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Comparison of experience curves between two 3-dimensional intraoral scanners
- Comparison of experience curves between two 3-dimensional intraoral scanners
- Kim, Jisun; Park, Ji-Man; Kim, Minji; Heo, Seong-Joo; Shin, Im Hee; Kim, Miae
- Ewha Authors
- SCOPUS Author ID
- Issue Date
- Journal Title
- JOURNAL OF PROSTHETIC DENTISTRY
- 0022-3913; 1097-6841
- vol. 116, no. 2, pp. 221 - 230
- SCI; SCIE; SCOPUS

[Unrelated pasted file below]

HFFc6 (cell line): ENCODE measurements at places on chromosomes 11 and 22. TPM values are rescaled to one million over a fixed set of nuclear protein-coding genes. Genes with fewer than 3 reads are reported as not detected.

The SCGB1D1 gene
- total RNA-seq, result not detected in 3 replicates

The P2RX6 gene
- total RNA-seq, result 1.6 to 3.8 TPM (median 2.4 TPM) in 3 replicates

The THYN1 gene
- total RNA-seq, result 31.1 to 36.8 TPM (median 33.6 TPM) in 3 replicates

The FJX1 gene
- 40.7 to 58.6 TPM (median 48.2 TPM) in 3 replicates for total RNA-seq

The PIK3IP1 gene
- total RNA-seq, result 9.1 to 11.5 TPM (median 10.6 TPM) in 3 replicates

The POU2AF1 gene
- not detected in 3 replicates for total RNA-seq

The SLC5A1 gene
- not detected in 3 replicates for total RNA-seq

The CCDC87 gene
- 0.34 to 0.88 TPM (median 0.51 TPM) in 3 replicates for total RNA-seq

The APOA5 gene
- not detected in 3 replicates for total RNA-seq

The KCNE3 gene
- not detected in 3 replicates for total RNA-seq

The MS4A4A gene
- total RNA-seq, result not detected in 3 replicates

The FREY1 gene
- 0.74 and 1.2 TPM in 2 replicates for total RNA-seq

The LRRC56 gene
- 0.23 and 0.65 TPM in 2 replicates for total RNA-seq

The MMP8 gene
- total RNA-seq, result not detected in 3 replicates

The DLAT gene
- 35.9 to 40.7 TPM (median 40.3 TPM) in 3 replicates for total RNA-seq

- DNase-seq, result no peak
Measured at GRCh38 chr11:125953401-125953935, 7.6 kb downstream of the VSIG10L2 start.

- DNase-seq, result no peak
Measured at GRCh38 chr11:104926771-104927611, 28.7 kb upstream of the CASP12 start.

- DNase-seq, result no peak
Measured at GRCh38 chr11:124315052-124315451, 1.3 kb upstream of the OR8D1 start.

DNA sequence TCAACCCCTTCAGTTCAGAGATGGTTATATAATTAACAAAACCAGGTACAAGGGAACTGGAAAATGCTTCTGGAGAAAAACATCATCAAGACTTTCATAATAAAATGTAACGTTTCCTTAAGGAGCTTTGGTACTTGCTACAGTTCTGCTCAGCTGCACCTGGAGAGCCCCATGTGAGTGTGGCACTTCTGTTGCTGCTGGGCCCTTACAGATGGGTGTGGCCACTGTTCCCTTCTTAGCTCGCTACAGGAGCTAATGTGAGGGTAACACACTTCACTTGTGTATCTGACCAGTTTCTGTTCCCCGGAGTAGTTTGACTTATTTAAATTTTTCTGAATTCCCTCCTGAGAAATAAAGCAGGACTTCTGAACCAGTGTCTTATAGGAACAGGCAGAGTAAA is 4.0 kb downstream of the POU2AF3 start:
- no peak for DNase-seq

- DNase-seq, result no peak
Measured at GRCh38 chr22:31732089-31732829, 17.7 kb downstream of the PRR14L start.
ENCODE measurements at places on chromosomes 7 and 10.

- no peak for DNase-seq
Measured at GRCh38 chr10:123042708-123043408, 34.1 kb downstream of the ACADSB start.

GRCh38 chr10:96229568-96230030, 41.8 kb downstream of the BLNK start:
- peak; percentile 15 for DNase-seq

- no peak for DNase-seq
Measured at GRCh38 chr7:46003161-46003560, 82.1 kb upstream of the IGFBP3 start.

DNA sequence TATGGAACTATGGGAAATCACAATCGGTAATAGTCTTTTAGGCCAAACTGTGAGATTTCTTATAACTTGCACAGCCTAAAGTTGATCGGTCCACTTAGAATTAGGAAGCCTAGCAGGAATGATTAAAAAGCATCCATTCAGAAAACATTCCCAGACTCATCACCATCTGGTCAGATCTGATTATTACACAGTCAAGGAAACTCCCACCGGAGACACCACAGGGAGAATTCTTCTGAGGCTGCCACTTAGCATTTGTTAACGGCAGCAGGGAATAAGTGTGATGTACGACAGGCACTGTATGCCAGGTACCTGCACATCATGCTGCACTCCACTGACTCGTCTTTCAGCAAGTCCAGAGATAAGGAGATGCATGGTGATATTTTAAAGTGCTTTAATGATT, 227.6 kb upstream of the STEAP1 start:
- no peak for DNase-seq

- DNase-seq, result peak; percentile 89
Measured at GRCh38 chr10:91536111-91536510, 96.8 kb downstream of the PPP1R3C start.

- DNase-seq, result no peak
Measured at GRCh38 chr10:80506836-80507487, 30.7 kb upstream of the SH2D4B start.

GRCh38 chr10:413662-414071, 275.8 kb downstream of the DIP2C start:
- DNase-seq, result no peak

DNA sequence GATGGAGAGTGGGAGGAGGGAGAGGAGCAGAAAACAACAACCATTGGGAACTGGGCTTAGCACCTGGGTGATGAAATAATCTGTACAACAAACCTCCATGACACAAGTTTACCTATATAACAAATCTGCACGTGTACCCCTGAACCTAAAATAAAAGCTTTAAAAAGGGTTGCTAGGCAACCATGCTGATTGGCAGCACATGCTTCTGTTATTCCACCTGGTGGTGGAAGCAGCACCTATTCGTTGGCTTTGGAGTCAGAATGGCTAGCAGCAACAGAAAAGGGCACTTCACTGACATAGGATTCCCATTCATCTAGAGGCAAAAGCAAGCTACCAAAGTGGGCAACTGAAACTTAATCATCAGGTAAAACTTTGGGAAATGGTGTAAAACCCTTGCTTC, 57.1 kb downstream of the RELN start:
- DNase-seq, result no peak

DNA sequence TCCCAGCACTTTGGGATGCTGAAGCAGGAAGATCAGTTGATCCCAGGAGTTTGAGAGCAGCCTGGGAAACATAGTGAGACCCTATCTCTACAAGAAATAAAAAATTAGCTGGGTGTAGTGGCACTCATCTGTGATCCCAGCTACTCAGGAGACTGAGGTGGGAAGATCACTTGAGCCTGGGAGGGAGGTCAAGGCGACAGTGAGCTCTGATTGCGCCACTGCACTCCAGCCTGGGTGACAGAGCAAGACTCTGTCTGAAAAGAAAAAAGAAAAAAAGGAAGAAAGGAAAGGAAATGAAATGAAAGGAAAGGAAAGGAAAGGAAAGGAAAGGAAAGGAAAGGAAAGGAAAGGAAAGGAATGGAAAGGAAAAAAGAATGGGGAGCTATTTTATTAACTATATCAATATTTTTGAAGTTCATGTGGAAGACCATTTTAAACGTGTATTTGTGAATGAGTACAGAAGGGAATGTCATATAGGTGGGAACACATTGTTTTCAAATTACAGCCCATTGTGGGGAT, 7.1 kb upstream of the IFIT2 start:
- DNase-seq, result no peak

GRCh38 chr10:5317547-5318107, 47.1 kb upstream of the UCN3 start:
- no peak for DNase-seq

- Statement of problem. Conventional impression-making methods are being replaced by intraoral digital scanning. How long dental professionals take to master the new technologies is unknown. Purpose. The purpose of this human subject study was to compare the experience curves of 2 intraoral scanners among dental hygienists and determine whether repeated scanning experience could change the scan time (ST). Material and methods. A total of 29 dental hygienists with more than 3 years of working experience were recruited (group 1: 3-5 years; group 2: >6 years of clinical experience) to learn the iTero and Trios systems. All learners scanned the oral cavities of 4 human participants (participants A, B, C, and D) 10 times (T1-T10) throughout the learning sessions and the experimental dentoform model twice at the beginning and end of the 10 sessions. ST was measured, and changes in ST were compared between the 2 devices. Results. The average ST for 10 sessions was greater with iTero than with Trios, but the decrease in the measured ST was greater for iTero than for Trios. Baseline and postexperience STs with iTero showed statistically significant differences, with a decrease in time related to the clinical experience levels of the dental hygienists (group 1: T2 and T4, P<.01; group 2:T2 and T5, P<.01). The experience curve with iTero was not influenced by the human participant's intraoral characteristics, and greater ST was shown for participants B and C than for participants A and D with Trios. Conclusions. Although the learning rate of iTero was rapid, the average ST for iTero was longer than Trios, and clinical experience levels influenced the operator's ability to manipulate the device. In contrast, the learning rate of Trios was slow, and measured ST was shorter than iTero, and was not influenced by clinical experience.
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